Albert and Otto - The Adventure Begins
Top Critic Average
Albert and Otto adds a new title to the platform genre, with blends of ingenious puzzles. Although they are neither too difficult nor too difficult or inspired, there are moments in which the game rises in difficulty, breaking the slower pace of the rest of the adventure.
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Cut from the same cloth as Limbo, Nikola Kostic's puzzle platformer Albert and Otto exudes a strange, otherwordly charm. It's equally fantastic and frustrating, with the experience hampered by it being not quite as polished as it should be.
Albert & Otto is a decent puzzle platformer with some interesting ideas. It's a bit rough around the edges, but hopefully this has set the stage for some refinement if a second episode is ever created. Check out Albert & Otto if you desire a short but intriguing puzzler and can power through some awkward platforming.
The first episode of Albert & Otto finds difficulty moving between the demanding world of mechanics-focused platformers and atmospheric dives into subtlety and tension. With three episodes left, Albert & Otto has time to find an identity, provided it also hastens its pace with more inventive puzzles and dependable platforming.
It's been a long time since I've played a game I've liked as little as I liked Albert and Otto - The Adventure Begins. The sum of the problems found within this game can be no accident; mere chance or just bad luck couldn't possibly result in something so diabolical. It's almost as if the game was developed in some kind of bizarro world where frustrating gameplay elements were cherry-picked, pored over like fruits of anguish, their ripeness gauged by the bitter distress inherent to them. The result is something too hard for casual players, too frustrating for dedicated gamers, and too uninteresting for everyone else. It's a mess, and I couldn't recommend it to anyone.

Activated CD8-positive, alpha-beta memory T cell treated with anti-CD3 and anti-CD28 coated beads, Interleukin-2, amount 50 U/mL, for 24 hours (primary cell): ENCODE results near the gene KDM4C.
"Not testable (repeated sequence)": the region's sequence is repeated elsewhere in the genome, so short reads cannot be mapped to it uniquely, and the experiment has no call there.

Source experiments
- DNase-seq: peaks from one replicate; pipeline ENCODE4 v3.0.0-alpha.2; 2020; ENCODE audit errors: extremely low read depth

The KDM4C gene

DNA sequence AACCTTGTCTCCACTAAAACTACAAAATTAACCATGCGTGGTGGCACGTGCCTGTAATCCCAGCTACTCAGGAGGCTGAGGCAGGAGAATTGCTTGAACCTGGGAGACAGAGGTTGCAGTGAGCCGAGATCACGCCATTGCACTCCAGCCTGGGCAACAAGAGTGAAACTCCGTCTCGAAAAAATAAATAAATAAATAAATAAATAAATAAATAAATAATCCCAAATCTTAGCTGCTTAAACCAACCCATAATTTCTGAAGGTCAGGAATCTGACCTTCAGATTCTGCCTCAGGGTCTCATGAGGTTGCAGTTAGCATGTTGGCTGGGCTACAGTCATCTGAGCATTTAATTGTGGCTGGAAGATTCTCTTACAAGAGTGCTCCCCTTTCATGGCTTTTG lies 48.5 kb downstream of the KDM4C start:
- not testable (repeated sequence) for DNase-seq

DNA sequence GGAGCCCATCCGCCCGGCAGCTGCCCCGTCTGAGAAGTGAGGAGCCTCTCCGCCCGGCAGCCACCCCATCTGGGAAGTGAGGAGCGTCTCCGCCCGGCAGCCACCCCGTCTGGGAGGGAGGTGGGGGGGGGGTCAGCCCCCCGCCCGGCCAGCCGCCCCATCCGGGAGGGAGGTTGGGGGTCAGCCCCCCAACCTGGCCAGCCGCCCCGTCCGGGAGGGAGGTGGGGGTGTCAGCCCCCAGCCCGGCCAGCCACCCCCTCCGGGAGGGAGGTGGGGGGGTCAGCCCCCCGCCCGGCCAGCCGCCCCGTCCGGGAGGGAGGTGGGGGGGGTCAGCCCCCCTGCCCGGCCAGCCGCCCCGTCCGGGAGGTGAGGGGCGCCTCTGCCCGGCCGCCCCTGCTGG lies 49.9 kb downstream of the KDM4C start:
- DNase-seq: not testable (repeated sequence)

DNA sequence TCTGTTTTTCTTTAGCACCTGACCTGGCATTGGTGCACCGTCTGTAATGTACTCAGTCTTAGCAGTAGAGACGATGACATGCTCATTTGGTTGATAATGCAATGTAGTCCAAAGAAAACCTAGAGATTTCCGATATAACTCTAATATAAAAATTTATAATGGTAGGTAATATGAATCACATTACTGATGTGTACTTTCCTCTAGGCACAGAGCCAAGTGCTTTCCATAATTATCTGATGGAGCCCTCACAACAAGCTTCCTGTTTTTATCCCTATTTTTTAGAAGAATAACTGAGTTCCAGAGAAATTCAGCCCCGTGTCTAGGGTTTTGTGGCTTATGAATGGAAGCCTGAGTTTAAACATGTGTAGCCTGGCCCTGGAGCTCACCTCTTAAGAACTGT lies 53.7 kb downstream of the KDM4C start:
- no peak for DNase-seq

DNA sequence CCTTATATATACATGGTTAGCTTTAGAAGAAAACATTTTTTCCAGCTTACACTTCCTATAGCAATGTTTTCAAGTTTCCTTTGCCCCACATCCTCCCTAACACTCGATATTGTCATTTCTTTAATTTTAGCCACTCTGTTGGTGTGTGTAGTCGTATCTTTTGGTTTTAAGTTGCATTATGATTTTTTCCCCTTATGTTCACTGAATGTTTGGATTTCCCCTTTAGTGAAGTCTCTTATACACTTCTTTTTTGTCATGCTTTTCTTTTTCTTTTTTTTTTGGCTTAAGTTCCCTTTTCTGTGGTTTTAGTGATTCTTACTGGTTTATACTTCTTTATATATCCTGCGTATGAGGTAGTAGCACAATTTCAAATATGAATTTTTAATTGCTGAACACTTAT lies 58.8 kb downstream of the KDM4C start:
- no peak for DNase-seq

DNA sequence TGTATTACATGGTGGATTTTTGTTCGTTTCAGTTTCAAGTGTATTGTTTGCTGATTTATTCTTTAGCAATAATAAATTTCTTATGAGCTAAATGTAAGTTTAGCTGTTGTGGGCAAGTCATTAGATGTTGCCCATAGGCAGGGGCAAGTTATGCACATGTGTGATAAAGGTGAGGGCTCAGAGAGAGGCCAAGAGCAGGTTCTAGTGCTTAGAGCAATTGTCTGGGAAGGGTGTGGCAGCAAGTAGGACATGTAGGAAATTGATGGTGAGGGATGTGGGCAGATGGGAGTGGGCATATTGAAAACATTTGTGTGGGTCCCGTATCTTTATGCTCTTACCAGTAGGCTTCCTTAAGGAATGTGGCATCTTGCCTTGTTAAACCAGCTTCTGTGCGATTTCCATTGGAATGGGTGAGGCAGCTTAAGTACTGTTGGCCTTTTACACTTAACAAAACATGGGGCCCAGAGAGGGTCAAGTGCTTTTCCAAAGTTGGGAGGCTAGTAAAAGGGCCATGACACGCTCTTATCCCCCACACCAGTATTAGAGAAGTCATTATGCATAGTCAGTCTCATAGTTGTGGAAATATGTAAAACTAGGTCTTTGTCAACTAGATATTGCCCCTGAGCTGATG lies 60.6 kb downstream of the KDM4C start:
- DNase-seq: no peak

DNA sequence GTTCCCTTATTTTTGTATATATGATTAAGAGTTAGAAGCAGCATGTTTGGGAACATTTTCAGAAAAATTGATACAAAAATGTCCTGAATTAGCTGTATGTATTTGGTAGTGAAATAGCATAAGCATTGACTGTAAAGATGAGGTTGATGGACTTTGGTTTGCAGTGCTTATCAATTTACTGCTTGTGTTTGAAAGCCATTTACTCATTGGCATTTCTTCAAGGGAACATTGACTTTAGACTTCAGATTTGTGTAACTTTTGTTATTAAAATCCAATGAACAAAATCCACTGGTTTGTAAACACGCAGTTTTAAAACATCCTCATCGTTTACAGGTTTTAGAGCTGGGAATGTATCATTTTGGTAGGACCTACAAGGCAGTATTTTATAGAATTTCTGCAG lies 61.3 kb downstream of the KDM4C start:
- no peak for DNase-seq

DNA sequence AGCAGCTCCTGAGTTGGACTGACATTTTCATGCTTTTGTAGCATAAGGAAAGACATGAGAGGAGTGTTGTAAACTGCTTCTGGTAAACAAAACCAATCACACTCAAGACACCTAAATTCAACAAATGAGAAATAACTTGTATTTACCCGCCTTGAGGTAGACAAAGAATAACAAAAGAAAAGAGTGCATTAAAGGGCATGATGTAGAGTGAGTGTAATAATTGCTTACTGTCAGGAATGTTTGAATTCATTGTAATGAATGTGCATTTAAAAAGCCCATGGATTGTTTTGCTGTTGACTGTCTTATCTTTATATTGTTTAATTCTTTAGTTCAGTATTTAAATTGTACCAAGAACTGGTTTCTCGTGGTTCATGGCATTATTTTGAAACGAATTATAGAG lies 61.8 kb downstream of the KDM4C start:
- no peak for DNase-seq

Even though I died way more than I thought I would, I still had a blast playing K Bros Games' title.
For all its crooked edges, Albert & Otto is still worth venturing into, if not for the great atmosphere alone. It is a rewarding romp, as many difficult platformers are, but the lacklustre puzzles and cumbersome shooting, both of which are definitely a priority in this game, drag it away from greatness, and leave it grasping for any semblance of stability. Hopefully, further down the line, Albert & Otto will come into its own, but this is a rocky beginning for the episodic puzzle-platformer.
The cinematic platformer had a very simple formula to follow and it isn't hard to make an appealing game in this genre. There have been so many over the years and the recent influx of independent developers doing their take on the whole 'kid in a nightmarish world' sub genre, there are more options now than ever. This should be at the very bottom of that list of options as it feels more like a Chinese boot-leg than anything of artistic merit. Dull, buggy, unpolished and, most of all, Albert & Otto is criminally derivative - its best quality is that it is over in about 90 minutes.
…for a guy with a wife, a one year-old, two cats and a full-time job, Albert & Otto is not striking the right balance between mindfulness and just actually cluing me in as to what's going on
Despite the frustrating jumps, the split-second timing and the memorising of the bosses movements, I thoroughly enjoyed this game. Its gloomy aesthetic may look a lot like other titles out there, but there is enough under the hood to make this game it's own. As far as I'm aware, this is the first of four episodes which is clear by the length of the game – it took me just over two hours to complete